Limited-time offers (LTOs) appeal to a broad demographic and are particularly popular with younger consumers, according to a 2014 survey by Chicago-based research firm Technomic Inc. Nearly half (48 percent) of consumers said they tried a limited-time-offer menu item in the past month, and more than three in 10 of those ages 18 to 44 ordered one in the past week.
Here’s how operators can best capitalize on LTOs.
“Lack of planning is the biggest mistake operators make when it comes to LTO programs,” says Jeffery Goodwin, a Segment Specialist based in Fort Wayne, Indiana. “Before committing to a program, operators should ask themselves: Does this item fit my brand? What is my food cost and profitability on this item? Is the price point consistent with the rest of my menu? Does the item target the customer base I’m trying attract?”
Once you answer those questions, write a plan. “It is essential to develop a yearly marketing calendar,” says Tennessee-based Business Solutions Specialist Jim Milliman.
“LTOs are tailor-made for a seasonal focus,” says Scott Thompson, a Commercial Segment Specialist based in Florida. “Use items that are plentiful and desirable in each season.”
“Operators should plug in major holidays within seasonal LTOs,” Goodwin adds. “Highlighting Christmas with a winter LTO and Mother’s Day with a spring LTO are smart ideas.”
“I recommend using LTOs three to four weeks out before major holidays,” says Jan Watts, a Tennessee-based Product Specialist for Fruits, Vegetables, and Dairy. “You’ll pull in more repeat customers.”
LTOs don’t just boost short-term profits; they’re also an ideal R&D tool.
“Use LTOs to test new items and determine if they’ll work on a permanent basis or can succeed on a recurring limited basis,” Goodwin advises. “Offer items that fit your brand, but don’t be afraid to stretch yourself a bit. Take advantage of trendy items that might help you expand your customer base.”
Doug Clayton, a Brighton, Michigan-based Commercial Segment Specialist supports experimenting. “Mixed dayparts are gaining success, so think breakfast for dinner. Craft beverages—alcoholic and non-alcoholic, especially housemade—are hot. You can’t go wrong with creative desserts and clever local offerings. And anything else you might want to add to your core menu.”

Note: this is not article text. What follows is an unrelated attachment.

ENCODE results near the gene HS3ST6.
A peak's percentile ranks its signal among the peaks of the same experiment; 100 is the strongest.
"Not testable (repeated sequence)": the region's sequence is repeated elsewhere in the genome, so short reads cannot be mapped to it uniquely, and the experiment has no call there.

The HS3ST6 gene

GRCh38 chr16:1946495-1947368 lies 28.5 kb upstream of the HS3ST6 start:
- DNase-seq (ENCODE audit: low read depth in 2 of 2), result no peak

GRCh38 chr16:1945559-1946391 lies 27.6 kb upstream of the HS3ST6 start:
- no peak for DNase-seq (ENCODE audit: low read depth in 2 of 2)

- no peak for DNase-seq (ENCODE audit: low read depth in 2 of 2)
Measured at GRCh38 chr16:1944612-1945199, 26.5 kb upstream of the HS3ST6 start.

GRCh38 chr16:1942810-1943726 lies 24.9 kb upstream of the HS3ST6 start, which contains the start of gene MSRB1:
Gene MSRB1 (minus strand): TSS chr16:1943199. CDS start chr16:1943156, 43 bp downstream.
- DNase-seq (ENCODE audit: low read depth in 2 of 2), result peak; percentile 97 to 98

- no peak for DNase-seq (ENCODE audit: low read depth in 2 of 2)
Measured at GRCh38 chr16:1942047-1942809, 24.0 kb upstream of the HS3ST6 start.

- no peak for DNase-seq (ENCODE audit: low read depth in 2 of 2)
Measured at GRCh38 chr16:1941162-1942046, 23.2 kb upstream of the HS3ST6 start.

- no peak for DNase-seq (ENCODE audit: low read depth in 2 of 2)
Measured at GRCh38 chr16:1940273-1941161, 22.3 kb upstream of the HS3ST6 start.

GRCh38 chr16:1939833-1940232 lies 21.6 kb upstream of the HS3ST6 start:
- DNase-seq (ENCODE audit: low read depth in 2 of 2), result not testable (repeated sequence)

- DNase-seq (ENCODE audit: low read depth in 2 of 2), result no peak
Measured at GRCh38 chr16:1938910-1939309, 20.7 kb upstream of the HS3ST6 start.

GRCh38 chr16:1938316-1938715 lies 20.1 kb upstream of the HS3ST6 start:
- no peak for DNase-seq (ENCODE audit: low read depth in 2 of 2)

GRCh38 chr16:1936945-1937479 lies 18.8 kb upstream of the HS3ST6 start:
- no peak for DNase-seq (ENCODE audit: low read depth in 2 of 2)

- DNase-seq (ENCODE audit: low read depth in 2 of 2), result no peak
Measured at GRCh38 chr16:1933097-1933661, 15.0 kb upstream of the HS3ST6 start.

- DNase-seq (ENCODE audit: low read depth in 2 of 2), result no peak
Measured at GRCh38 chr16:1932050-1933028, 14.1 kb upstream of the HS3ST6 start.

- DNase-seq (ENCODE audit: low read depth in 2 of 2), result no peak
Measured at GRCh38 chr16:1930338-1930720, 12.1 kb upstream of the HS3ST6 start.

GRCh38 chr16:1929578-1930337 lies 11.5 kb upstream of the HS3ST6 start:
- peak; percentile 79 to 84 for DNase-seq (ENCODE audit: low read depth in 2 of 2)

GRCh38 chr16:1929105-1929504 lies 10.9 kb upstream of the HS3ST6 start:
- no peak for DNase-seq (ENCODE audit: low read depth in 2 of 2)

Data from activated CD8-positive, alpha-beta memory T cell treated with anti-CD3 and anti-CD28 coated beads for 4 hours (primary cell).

“Price the LTO higher than your core menu. If you’re a burger place and you run a special burger, you should be charging, at minimum, $1 more for the special,” Clayton says.
“Operators should price aggressively on LTOs,” Goodwin agrees. “Price them profitably and test what the market will bear.”
“I spoke to a customer who was very proud to have gotten ‘free’ LTOs from a beer company,” Milliman says. “They promoted $3 beers for $1.99 and table tents were placed throughout the restaurant. ‘Wait a minute,’ I said. ‘Isn’t this your biggest selling beer?’ ‘Yes.’ ‘So your customers come in expecting to save money and this company has convinced them to spend less?’ ‘Well. . .’ ‘How much of a discount is the company giving you on the beer?’ ‘None.’ ‘So who’s really winning in this ‘free’ scenario?’ I asked. The customer immediately removed all the LTOs from his tables.”
Two lessons here: 1) Free is rarely ever free, and 2) Table space is valuable; use it to promote your own menu items and maximize your own profit.
Controlling your real estate also means producing your own LTO materials. Table tents, chalkboards, and menu inserts are all worthy promotional vehicles, but they have to look professional.
“Make sure you use good-quality photos that look like the dishes you’re setting in front of customers,” Watts advises. “Keep them clean and fingerprint-free. Buy extras to replace ones that get tired and dog-eared,” Millman adds.
You can’t stop there, Thompson says. “Social media is perfect for drumming up interest in LTOs; use your website, Facebook, Twitter, and Instagram accounts.”
Staff involvement is also a must. “Train staff to recommend the LTO to each table,” Goodwin advises. That means helping them with language that makes the special sound irresistible.
“Measure your sales,” Milliman urges. “Keep notes for each LTO, recording sales lifts and any insights that will help you continually tweak your program.” If an LTO is a hit, consider adding it to your menu in place of a slow-selling item.
It’s also critical that you give the program time to work, Thompson says. “Don’t be too quick on the trigger. Yes, it’s a limited-time offer, but you need to give it enough time so you can gather empirical sales data.”
“What makes an LTO special is the fact that your customer base has not seen the item sold within your four walls,” Goodwin concludes. “There is no prior knowledge or perception of price, flavor, or value.” That gives you tremendous flexibility to experiment without making a full menu commitment.
Ask your Customer Development Specialist for information about MenuStudioPlus. It’s an exclusive tool for Gordon Food Service customers that gives you the power to create your own LTO:
Sign up at menustudioplus.com.